A review of the classic German war film “Das Boot”

“The Boat” is a German war film with an interesting genesis and aftermath. In 1941, war correspondent Lothar-Günther Buchheim joined German submarine U-96 on a patrol as part of the hard-fought Battle of the Atlantic. In 1973, he published a best-selling novel called simply “Das Boot” based on his experiences aboard U-96. Wolfgang Petersen then wrote and directed a film of the same title based on the novel and this was released in its initial theatrical form in 1981 (how I first viewed it) and then as a director’s cut in 1997 (how I subsequently saw it).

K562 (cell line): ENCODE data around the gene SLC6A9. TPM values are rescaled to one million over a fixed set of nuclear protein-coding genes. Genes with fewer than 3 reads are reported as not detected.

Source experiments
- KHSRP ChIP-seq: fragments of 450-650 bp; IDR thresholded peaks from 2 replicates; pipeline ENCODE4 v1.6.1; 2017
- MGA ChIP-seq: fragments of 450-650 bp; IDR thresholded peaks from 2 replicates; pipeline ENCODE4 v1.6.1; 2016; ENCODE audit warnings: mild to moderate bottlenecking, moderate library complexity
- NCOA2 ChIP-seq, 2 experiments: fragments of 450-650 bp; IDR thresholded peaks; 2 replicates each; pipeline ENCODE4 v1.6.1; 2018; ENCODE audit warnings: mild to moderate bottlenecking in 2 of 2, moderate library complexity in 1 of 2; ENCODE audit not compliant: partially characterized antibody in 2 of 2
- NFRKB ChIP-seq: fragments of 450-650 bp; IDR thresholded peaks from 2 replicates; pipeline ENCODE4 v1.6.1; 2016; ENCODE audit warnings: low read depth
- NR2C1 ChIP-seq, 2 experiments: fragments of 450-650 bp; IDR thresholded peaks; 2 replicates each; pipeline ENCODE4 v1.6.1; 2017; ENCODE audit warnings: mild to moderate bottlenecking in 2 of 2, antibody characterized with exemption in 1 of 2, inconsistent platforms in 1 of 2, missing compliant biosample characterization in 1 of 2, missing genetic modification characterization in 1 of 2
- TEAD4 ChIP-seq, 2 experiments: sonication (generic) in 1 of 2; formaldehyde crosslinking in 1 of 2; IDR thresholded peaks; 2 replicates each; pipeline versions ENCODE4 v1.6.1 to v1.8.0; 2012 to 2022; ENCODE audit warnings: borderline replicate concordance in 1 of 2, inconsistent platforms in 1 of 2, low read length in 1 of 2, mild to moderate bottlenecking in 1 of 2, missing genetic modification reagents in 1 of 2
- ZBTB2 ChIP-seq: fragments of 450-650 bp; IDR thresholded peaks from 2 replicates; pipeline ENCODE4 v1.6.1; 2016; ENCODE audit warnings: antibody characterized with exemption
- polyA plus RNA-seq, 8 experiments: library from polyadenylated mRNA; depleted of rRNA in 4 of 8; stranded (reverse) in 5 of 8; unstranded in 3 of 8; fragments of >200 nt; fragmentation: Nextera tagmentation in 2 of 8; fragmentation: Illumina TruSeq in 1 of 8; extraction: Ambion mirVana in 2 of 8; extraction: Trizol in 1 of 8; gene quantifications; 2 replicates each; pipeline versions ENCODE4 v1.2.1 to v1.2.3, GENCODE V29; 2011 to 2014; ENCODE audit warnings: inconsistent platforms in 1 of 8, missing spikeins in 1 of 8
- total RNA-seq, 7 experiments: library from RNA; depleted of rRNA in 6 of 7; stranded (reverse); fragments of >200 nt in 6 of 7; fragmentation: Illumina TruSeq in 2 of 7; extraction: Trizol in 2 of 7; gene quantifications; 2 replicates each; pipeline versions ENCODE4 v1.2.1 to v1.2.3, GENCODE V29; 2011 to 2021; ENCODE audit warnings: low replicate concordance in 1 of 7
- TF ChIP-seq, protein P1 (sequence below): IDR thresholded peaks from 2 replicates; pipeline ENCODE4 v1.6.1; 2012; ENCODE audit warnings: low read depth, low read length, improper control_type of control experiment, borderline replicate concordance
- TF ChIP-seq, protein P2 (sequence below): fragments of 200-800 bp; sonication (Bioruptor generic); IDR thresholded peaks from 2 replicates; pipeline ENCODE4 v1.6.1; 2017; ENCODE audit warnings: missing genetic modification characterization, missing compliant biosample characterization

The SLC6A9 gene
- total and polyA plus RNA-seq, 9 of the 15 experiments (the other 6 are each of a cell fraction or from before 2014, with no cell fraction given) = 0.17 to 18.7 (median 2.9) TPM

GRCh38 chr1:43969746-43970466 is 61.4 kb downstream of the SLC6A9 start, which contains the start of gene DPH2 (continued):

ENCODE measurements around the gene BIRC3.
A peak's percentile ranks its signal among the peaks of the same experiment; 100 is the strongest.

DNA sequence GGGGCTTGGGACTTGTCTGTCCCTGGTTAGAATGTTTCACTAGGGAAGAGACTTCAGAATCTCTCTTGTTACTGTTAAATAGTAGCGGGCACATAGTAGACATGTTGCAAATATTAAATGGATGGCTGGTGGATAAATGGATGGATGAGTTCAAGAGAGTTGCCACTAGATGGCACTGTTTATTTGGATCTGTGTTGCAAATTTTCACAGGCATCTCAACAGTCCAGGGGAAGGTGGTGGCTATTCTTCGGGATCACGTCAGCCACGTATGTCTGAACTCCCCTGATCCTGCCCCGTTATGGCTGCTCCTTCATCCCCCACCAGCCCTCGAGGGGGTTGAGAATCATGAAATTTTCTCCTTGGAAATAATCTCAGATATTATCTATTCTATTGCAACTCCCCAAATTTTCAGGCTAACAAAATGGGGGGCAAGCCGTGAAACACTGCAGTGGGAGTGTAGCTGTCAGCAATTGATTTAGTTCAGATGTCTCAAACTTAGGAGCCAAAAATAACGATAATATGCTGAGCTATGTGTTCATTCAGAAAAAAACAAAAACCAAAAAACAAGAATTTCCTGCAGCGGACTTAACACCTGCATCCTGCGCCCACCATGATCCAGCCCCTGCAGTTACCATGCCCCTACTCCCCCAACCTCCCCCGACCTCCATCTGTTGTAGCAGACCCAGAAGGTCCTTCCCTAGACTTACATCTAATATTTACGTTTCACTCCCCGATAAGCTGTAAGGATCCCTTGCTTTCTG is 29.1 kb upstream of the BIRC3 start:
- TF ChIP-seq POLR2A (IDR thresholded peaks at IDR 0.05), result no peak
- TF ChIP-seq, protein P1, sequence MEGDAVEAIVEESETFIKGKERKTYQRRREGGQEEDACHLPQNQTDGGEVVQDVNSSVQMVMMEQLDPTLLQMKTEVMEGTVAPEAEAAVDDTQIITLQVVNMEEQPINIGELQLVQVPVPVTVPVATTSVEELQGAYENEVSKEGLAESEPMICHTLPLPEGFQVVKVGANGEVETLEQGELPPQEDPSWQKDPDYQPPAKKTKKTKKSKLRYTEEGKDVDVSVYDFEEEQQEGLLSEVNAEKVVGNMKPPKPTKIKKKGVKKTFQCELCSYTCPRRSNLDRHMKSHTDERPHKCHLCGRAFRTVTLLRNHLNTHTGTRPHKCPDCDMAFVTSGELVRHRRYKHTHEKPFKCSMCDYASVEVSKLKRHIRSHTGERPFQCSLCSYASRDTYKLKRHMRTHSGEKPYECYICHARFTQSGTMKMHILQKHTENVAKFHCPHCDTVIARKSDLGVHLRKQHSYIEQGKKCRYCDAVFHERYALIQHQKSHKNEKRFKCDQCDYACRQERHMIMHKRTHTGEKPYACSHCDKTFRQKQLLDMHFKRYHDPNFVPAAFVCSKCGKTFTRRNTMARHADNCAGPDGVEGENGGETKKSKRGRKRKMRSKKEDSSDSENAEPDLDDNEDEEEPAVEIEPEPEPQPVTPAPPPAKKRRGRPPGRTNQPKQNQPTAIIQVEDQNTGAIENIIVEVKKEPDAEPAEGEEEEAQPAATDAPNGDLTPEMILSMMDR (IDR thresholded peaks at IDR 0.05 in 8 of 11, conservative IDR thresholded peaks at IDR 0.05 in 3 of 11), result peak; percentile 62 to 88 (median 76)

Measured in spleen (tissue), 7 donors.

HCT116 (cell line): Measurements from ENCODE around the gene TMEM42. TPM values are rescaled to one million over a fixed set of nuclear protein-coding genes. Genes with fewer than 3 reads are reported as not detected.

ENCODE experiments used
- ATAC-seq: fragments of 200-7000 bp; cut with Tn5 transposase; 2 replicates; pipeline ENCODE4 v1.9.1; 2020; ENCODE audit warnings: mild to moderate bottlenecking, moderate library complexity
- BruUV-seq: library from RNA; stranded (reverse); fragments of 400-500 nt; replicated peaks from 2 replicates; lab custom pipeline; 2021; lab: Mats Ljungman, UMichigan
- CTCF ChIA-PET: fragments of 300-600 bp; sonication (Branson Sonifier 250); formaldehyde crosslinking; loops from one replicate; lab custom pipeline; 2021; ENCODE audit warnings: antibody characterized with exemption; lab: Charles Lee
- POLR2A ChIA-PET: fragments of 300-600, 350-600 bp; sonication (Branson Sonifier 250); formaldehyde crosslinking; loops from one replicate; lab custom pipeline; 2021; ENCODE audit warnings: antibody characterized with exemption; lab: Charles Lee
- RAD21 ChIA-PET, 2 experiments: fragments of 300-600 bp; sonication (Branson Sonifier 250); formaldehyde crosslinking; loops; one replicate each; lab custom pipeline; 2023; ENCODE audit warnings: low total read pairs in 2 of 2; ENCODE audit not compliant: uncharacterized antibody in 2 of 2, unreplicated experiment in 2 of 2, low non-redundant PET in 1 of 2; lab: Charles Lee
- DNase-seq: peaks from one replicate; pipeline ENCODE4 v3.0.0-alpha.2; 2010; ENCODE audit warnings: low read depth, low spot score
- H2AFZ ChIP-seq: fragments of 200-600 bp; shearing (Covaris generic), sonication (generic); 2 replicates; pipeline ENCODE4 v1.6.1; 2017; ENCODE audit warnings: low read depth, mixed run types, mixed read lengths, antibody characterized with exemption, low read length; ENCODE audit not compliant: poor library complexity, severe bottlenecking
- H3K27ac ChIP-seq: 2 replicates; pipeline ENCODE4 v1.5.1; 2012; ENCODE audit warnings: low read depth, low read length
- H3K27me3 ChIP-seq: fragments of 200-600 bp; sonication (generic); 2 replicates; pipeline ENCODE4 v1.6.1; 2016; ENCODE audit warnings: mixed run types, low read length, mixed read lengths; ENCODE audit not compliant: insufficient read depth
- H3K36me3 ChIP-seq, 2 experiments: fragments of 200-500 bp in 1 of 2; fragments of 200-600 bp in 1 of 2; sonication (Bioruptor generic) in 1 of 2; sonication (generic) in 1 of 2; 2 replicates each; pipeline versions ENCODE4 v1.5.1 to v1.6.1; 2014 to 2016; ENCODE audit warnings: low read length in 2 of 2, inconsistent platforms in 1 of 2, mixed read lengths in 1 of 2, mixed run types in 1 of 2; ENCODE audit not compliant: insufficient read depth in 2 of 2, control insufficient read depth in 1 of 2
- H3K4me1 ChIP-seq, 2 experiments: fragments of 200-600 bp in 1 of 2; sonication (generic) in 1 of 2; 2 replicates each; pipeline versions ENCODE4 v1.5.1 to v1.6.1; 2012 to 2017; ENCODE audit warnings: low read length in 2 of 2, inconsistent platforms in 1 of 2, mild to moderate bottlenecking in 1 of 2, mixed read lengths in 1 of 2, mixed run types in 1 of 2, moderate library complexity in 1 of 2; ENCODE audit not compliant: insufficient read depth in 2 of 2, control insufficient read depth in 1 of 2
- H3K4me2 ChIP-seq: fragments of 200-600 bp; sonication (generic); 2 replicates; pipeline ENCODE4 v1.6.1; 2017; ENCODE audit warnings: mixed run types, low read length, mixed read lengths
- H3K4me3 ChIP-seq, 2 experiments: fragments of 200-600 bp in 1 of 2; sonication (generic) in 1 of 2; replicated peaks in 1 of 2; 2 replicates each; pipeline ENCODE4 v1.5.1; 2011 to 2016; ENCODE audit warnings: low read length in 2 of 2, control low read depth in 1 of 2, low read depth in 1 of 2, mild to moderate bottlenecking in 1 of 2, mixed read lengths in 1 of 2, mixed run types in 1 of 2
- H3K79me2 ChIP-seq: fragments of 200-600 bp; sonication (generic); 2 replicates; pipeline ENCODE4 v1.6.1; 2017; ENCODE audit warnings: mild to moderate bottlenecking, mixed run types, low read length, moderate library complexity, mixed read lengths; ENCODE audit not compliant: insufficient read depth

The first version lasted two and a half hours, while the director’s cut ran to three and a half hours. In between the two cinematic versions, German television broadcast a five-hour version as a mini series.

Quite rightly the work has been both a commercial and a critical success and viewing it is a nerve-wracking experience. It is very rare for a non-English speaking film to receive an Academy Award nomination outside of the Best Foreign Film category, but “Das Boat” received no less than six (although it did not actually win any).

The film had one of the largest budgets in the history of German cinema and the sets and sound are terrific with the claustrophobic nature of the submarine constantly hammered home. The captain of the real U-96 during Buchheim’s 1941 patrol served as a consultant which ensured the authenticity of the operation although some of the narrative is fiction. A fine cast is led by Jürgen Prochnow as the submarine captain.


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